Breathing & Respiratory System


When we breathe in and out we suck air into them then expel it again.

Oxygen is absorbed from the lungs into the blood, and carbon dioxide is removed from the blood and breathed out from the lungs. This exchange is vital.


This video explains more about out lungs and how they work

Respiratory System

Respiration is the release of energy from glucose or other organic substances. Energy is required for growth, repair, movement and other metabolic activities. There are two main types of respiration, aerobic and anaerobic.

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This video explains respiration


Alveoli are the final branchings of the respiratory tree and act as the primary gas exchange units of the lung

Used for exchanging gases: Deoxygenated enters lungs from body, oxygenated enters capillaries from lungs

Advantages of alveoli

  • Moist
  • Large surface area
  • Good blood supply


Aerobic Respiration

Aerobic respiration takes place in the presence of oxygen. Aerobic respiration  = glucose reacts with oxygen to release energy. Carbon dioxide and water are released as waste products. 

Glucose molecules react with oxygen molecules to form carbon dioxide and water molecules, with energy being released by the breaking of bonds in the glucose molecules. Our bodies require energy for the seven life processes This energy is obtained from respiration.

glucose + oxygen > water + carbon dioxide + energy .

We use the energy released from respiration for many processes. Respiration also gives off heat, which is used to maintain our high body temperature. Our rate of respiration can be estimated by measuring how much oxygen we use.  During exercise, the body needs more energy and so the rate of respiration increases - The breathing rate increases to obtain extra oxygen and remove carbon dioxide from the body. The heart beats faster so that the blood can transport the oxygen and carbon dioxide faster. This is why our pulse rate increases. It is actually the build up of carbon dioxide that makes us breathe faster.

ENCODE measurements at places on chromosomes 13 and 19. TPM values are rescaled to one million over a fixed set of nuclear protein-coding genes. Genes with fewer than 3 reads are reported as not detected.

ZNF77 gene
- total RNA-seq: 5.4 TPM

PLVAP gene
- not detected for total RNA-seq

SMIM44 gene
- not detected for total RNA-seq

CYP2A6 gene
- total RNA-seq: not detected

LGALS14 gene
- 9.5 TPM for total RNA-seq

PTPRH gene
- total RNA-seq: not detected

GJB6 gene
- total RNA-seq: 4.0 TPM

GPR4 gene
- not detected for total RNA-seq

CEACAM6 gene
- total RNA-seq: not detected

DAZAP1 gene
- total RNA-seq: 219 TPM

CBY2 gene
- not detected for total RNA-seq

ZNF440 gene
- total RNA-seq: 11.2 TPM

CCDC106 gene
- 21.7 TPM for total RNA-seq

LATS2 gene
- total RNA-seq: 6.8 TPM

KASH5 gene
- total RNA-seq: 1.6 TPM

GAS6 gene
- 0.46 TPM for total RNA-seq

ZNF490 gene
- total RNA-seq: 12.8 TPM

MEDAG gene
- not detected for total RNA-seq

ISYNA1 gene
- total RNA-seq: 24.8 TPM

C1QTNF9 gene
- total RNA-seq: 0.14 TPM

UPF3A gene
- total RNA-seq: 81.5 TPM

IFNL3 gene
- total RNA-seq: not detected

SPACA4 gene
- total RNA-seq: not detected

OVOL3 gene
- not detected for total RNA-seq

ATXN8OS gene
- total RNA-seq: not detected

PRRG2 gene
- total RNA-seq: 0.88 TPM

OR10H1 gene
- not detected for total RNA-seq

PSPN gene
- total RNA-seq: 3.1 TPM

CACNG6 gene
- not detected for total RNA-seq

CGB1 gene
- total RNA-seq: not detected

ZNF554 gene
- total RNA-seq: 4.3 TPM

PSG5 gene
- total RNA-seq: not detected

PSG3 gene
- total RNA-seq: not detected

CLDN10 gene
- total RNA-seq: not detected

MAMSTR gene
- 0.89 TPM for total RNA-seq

Glucose comes from our food, oxygen and from breathing

Water and carbon dioxide are exhaled

This video looks at Aerobic Respiration

Anaerobic respiration

Anaerobic respiration occurs when oxygen is not available. When not enough oxygen is available, glucose can be broken down by anaerobic respiration. This may happen during hard exercise.

Glucose is only partially broken down, and lactic acid is produced - together with a much smaller amount of energy.

Energy can still be produced without oxygen

Only a little bit of energy is obtained from respiration

glucose > lactic acid + energy

Anaerobic respiration occurs in humans when oxygen is not obtained quick enough (e.g. running fast)

Only 1/20th energy amount is produced compared to aerobic respiration

Lactic acid builds up, which causes muscle fatigue due to oxygen debt. This is overcome by deep breathing to oxidise the acid. After the exercise is finished, extra oxygen is needed by the liver to remove the lactic acid.

Being able to respire without oxygen sounds a great idea. However, there are two problems:

  • Anaerobic respiration releases less than half the energy of that released by aerobic respiration.
  • Anaerobic respiration produces lactic acid. Lactic acid causes muscle fatigue and pain.

This video explains Human Respiration covering Aerobic and Anaerobic respiration.

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